Vascular plants, bryophytes, and lichens

Offenhaltungsversuche des Landes Baden-Württemberg / Fallowland project of Baden-Württemberg

Land-use and agriculture are no invariants, but are changing due to various factors originating from, e.g.,  economy, technology, or the general public. Which amount of land is used for which specific purpose always has been subject to major fluctuations depending on many parameters. However, when many farmers (especially those with smaller farms) abandoned their land during the 1950’s, 60’s, and 70’s, large agricultural areas become fallow land. In the course of succession the vegetation on such fallow land changes, leading to an increasing proportion of tall herbs, perennials, and finally woody plants, and re-cultivation thus becomes increasingly elaborate. Against this background, the Fallowland project of Baden-Württemberg is addressing the question how agricultural grassland can be kept open using minimum (financial, personal, and technical) effort, which is done by comparing the effect of different maintenance measures at 14 sites in Baden-Württemberg. These measures are grazing (traditional management), mowing, mulching, and controlled burning (alternative managements), with undisturbed succession on separate plots used as a control. Results are evaluated regarding nature conservation and agricultural aspects, and practical recommendations are given.

Further information is given by the supervising institution, the LEL Baden-Württemberg: http://www.lel-bw.de/pb/,Lde/Startseite/Unsere+Themen/Offenhaltung+der+Landschaft

 

Urban vegetation

Cities are different from their surroundings – an obvious fact which has, nevertheless, countless facets when taking a closer look. Facets from various subjects such as urban development and infrastructure, resource usage and extraction, climate and weather, and many more. Regarding botanical research, cities are interesting special areas comprising very specific habitat types and niches, ranging from artificial but near-natural parks to graveled road edges, green roofs, and joints in pavements (see Priemetzhofer & Berger 2001). Furthermore, newly introduced neophytic species commonly appear first in cities due to, e.g., the intensive traffic connection. And so there is a »cocktail« of indigenous species and others which were (and are) intentionally planted or unintentionally introduced. Comparisons among cities or between cities and their surroundings thus provide new aspects regarding habitat ecology, chorology, population biology, and further research fields.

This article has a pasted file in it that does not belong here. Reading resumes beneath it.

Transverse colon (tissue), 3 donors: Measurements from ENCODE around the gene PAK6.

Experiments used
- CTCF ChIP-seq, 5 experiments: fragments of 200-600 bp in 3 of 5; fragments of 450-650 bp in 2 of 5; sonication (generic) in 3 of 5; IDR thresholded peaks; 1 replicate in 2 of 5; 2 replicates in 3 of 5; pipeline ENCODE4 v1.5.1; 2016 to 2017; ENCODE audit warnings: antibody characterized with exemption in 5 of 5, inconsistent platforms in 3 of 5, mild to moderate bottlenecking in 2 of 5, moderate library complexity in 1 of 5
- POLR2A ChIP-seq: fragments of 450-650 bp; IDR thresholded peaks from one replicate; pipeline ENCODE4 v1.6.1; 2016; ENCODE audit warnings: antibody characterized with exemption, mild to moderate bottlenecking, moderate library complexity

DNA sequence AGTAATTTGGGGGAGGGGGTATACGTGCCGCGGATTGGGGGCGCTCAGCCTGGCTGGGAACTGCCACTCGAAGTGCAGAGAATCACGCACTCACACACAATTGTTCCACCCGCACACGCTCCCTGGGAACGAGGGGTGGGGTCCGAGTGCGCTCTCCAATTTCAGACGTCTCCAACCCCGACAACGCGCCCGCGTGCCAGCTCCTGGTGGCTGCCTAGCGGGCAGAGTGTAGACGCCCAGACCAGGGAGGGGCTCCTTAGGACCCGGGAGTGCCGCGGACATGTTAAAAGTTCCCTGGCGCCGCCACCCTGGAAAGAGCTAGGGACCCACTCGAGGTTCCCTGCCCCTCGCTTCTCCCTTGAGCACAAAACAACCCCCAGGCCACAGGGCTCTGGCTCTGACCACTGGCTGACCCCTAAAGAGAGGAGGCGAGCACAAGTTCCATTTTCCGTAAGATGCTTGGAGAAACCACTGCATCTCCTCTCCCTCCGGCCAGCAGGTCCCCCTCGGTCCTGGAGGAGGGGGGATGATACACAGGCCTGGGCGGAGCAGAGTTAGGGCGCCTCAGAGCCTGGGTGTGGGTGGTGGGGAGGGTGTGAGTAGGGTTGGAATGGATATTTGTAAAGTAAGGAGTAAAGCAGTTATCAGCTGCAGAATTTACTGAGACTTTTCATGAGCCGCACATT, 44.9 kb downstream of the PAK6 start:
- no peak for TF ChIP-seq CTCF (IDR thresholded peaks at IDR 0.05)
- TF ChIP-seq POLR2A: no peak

Priemetzhofer, F. & Berger, F. (2001): Flechten in Pflasterritzen – ein bemerkenswerter, mit Füßen getretener Sonderstandort. – Beitr. Naturk. Oberösterreichs 10: 355-369   [»Lichens in pavement joints – an interesting, but trampled special habitat«]

 

Indicator values and functional traits

Why are the giant rhubarb’s leaves that huge, while English daisies have such small ones? Why are there white, yellow, red, and blue flowers? Why do water-lilies live aquatic while mistletoes grow on trees? – Some relationships, such as wind dispersal in dandelions, are obvious also for kids. However, to understand the meaning of, e.g., pinnate leaves, funnel-shaped flowers, resinous excretions, paper-like bark, subterraneous runners, or spiny pollen grains, thorough studies of anatomical, physiological, or ecological aspects are necessary. In addition, species and plant communities can be classified and characterised using ecological indicator values like those compiled by Heinz Ellenberg and Elias Landolt; with such values, variables like temperature, nutrient content, or substrate openness can be addressed in analyses. Both, indicator values and functional traits, give information on, e.g., site conditions, bioindication, appropriate conservation measures, or endangerment analysis, and thus form an important foundation: for basic research as well as for practical applications in nature conservation, agri- and silviculture, environmental planning, and further fields.